A group from the community has remodeled the old Post Office and turned it into a museum. I wish I had thought to ask our friend Doug if we could get in to see it - maybe next time. If you biggafy this picture (just click on it) you will see the big domed building at the foot of Main St. - that is the "new" school that was built in the mid 80's.

Like many small towns in Eastern Washington, grain elevators dominate the horizon.

"Last year, there were a total of thirty three farmers that delivered there crops to the Mansfield elevators. Annually, the elevators bring in nearly 1.7 million bushels of grain, the third largest intake in North Central Washington. The main grain harvested in the area, soft white wheat, is shipped around the world for production of pastries and noodles." (from the Mansfield website)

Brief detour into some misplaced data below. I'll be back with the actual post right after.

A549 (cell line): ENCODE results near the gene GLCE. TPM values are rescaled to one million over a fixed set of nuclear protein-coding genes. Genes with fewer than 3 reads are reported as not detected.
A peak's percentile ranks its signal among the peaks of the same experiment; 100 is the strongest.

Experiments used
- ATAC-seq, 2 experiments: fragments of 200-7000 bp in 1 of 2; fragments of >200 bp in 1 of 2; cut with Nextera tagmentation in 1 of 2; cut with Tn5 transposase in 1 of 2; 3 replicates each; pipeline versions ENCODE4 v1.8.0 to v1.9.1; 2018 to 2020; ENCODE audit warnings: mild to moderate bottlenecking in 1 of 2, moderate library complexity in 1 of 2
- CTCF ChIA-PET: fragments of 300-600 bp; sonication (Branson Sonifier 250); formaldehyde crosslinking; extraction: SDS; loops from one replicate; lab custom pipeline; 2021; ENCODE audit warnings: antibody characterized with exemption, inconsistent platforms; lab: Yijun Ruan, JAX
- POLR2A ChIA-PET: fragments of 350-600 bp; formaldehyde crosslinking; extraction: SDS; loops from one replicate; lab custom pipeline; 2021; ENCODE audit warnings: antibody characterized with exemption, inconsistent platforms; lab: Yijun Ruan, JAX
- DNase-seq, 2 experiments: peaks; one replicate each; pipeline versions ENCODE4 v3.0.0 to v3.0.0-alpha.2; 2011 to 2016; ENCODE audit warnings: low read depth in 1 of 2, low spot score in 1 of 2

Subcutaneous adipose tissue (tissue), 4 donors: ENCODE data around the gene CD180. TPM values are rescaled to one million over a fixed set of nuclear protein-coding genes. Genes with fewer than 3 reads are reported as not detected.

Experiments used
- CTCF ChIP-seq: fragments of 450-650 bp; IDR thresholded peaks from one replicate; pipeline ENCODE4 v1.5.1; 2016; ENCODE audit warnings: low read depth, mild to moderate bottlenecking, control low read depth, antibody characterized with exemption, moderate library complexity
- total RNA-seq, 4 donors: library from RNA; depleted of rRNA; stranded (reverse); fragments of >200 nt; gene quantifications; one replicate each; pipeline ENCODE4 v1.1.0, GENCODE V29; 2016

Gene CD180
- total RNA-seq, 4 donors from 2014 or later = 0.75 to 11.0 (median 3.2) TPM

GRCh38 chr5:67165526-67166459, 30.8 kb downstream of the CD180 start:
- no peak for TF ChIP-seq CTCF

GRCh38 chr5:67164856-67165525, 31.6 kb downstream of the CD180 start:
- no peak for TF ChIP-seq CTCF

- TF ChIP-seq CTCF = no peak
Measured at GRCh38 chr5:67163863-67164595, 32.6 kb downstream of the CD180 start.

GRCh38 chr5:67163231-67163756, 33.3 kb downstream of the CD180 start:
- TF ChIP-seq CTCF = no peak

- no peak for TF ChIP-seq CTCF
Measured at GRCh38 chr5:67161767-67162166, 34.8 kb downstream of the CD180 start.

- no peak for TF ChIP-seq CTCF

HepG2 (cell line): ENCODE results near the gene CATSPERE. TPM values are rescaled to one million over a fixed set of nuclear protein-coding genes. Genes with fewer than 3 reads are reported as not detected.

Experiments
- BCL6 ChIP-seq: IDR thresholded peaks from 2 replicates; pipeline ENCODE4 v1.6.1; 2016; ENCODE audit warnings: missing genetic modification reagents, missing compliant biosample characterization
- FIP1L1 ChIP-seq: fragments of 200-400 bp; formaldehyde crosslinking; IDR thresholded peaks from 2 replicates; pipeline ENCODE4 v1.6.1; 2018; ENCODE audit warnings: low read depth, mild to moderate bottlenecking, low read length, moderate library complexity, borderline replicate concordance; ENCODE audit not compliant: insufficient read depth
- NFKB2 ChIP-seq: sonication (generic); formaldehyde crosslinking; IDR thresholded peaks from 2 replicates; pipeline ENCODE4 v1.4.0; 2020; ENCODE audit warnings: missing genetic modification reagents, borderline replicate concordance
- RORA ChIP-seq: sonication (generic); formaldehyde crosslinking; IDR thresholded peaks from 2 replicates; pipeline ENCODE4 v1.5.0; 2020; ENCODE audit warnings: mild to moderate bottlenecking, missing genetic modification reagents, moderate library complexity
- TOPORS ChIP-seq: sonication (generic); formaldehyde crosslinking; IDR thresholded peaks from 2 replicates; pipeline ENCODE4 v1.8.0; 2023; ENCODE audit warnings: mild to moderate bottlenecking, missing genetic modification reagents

When he was alive, my father worked passionately for the marketing of our area's wheat, even making a trip to Japan and the Philippines as a member of the Washington Wheat Commission to drum up business for our wheat. I'd like to think that the ground work that he worked so hard for continues to benefit the farmers in our area.

Of course, every town has the rock or wall or some kind of landmark that the high school seniors traditionally paint with "their number" on one of the last nights of school. Ours is out east of town - a rock the size of a two story building - someplace on that rock is a little "70" painted by my class members - I was there, but it was darn dark so I don't remember where we put it....

And, we went to visit family - they mostly all reside in the cemetery now. I have always loved the headstone that marks the grave of my great grandfather.